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Belle 🌹 Resists @BelleResist
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Just got a report that the immigrant men detained at Sheridan Federal Prison just across the fence from us are able to hear and see those of us gathered in the park, as we rally to support them. ❤️
At the end of the vigil, we all turned toward the prison where we were told the detainees were, and sang "This Land Is Your Land." We also shouted as one, "¡Estamos con Ustedes!"
The building where detainees reportedly are. You can see a guard outside.
Sign held by a child, I'm guessing around 9-10 years old. I loved this one. Many counties from around Western Oregon were represented.
I posted this earlier, but I think it's a powerful image. The vigil was held in Sheridan Park, just a few feet away from a children's playground, but it runs right up again the prison's outer fence, topped with barbed & cyclone wire.
About 4-5 prison guards and staff watched from the other side of the fence for much of the vigil. One of them filmed it for a while with his phone.
One of the organizing groups of the vigil was the Interfaith Movement for Immigrant Justice. Many clergy of different faiths were there, and several spoke or led prayers, songs, rituals, or litanies.
As we left the vigil and made the half-mile trek back to parking, this truck drove past us a few times, with two guys in the pick up bed waving Trump signs and shouting, "Trump loves you! Trump loves everyone!"

Just a little surreal. At least they weren't hurling insults?
Some lovely locals in a REALLY lovely '67 VW Bug were giving out free water and Kool aid, which was nice, since it got pretty warm out this evening.
This is such a quintessentially Oregonian thing to see - umbrellas + activism.
One thing that bugs me is that so many photos I see of adorable, innocent children are blond and blue-eyed. I'd like to see more photos of brown children; after all, they need to be just as loved and valued. Dehumanizing brown people is how we got here.
Calling out to the detainees.
Singing before the official beginning of the vigil.
A pretty memorable sign.
Lots of children at this event. Some read letters to the detained immigrants. Letters were also collected to be delivered to the prison, and were prayed over.
One of the event organizers, explaining the event's Code of Conduct. It was printed in programs that were handed out: "In traveling to and taking part of the vigil in Sheridan, in support of the 123 detained immigrant men at Sheridan FCI, I pledge to adhere to the following..."
"I will not speak to reporters or otherwise represent actions or groups in the coalition of organizations that sponsor the vigil event. If approached by reporters of any kind, I will work to connect them with appointed spokespeople." There were quite a few news cameras.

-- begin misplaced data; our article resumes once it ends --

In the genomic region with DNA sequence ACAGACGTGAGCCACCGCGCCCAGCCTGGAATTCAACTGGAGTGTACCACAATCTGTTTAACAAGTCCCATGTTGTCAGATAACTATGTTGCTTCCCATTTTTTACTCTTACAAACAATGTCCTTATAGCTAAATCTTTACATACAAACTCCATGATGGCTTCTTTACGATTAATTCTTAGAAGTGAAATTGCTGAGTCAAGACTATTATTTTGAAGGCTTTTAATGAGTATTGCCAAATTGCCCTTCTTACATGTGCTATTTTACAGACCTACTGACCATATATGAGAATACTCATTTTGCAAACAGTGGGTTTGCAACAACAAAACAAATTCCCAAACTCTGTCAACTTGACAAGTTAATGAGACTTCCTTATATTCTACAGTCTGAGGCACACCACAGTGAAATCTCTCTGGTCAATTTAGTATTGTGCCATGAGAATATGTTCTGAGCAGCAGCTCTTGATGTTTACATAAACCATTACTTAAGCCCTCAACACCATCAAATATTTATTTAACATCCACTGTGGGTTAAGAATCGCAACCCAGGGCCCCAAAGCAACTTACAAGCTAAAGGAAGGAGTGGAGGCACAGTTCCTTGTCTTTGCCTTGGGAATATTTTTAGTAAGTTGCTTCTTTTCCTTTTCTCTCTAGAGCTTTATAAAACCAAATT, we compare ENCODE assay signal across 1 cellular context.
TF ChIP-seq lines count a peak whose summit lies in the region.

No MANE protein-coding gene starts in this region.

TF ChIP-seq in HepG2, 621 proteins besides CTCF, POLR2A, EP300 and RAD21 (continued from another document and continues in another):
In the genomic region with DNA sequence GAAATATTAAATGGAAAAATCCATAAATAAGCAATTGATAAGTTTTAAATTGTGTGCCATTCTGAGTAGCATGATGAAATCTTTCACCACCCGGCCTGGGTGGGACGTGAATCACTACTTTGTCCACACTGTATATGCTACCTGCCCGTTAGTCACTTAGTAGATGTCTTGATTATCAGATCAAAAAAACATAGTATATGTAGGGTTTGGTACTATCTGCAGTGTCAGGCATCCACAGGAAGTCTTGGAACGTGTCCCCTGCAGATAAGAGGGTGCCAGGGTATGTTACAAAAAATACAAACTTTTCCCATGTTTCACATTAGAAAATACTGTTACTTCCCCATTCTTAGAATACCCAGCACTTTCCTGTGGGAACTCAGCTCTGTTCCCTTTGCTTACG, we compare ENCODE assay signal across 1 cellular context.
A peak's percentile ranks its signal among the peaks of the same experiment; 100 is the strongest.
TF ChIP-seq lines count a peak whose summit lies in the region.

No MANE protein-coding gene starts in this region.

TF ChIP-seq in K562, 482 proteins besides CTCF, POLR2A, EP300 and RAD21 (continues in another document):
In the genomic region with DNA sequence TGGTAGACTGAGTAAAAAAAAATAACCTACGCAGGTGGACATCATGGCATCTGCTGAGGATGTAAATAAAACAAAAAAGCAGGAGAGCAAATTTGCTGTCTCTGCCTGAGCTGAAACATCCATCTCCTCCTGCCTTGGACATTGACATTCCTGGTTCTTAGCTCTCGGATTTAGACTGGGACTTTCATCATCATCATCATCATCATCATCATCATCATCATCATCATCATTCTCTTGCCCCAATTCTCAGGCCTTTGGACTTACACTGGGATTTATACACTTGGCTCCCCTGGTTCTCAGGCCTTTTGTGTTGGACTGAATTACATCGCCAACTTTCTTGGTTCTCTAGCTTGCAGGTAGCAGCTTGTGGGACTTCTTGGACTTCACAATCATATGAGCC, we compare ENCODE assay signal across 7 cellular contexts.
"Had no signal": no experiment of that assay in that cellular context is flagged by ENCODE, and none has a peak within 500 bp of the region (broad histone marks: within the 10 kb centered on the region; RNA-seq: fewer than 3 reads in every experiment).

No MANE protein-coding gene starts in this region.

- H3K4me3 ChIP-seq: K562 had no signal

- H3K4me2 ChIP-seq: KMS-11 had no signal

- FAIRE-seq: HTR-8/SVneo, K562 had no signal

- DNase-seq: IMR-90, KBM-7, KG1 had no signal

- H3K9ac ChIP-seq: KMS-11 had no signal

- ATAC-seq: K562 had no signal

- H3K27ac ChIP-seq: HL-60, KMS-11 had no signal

"I will take care to cede space, whether it's change leading, front row at the vigil, or seats on a transport, to immigrant community members whenever possible, and I'll work to ensure folks around me so the same." 👍🏿👍🏾👍🏽👍🏼👍🏻 I whole-heartedly approve of this.
"By coming to Sheridan and by following frontline leadership, I am NOT escaping responsibility for my actions. I will not damage any public meeting space or private property. I will not incite violence and will not engage with folks who are in opposition of our event."
"I will echo and amplify the messaging and framing chosen by frontline leadership at all times when making signs, posting on social media, etc." Hopefully I'm doing so with this thread.
"I understand that should I violate any of these principles, the impact will be shouldered by detainees, immigrants, Latinx folks, and the people who live in Sheridan and Yamhill County. I take that risk and possibility seriously, and will do everything in my power to avoid it."
That last one is REALLY important, and I hope anyone who organizes or attends a similar vigil, rally, march, or protest takes it to heart. It's never us white folks who suffer the brunt of any backlash. We can use our privilege to protect others, but be aware of repercussions.
I'm very glad that I went. I'm not very good at judging crowd size, and my photos don't show it very well, but it seemed a very good turnout for a small town, with supporters showing up from all over northwest Oregon.
There was, more than anything, an outpouring of love at this event. Attendees were encouraged to find, greet, and talk to a stranger for five minutes at the beginning.
Making our way across the bridge toward the park. There was a very wide range of ages represented.
Thanks for following along. I'll be sure to continue reporting back about my experiences at similar events as this fight for immigrant justice continues.
P.S. - The 123 male immigrant detainees reportedly all came to the US seeking asylum, and many have been separated from their families. They come from India, Pakistan, China, Nepal, Ukraine, Guatemala, and Mexico, Honduras, Brazil, and other countries....…
P.S. 2 - I understand that they need speakers of Southeast Asian languages to help translate for some detainees. If you or someone you know can help, I can try to get you in contact with the right people.
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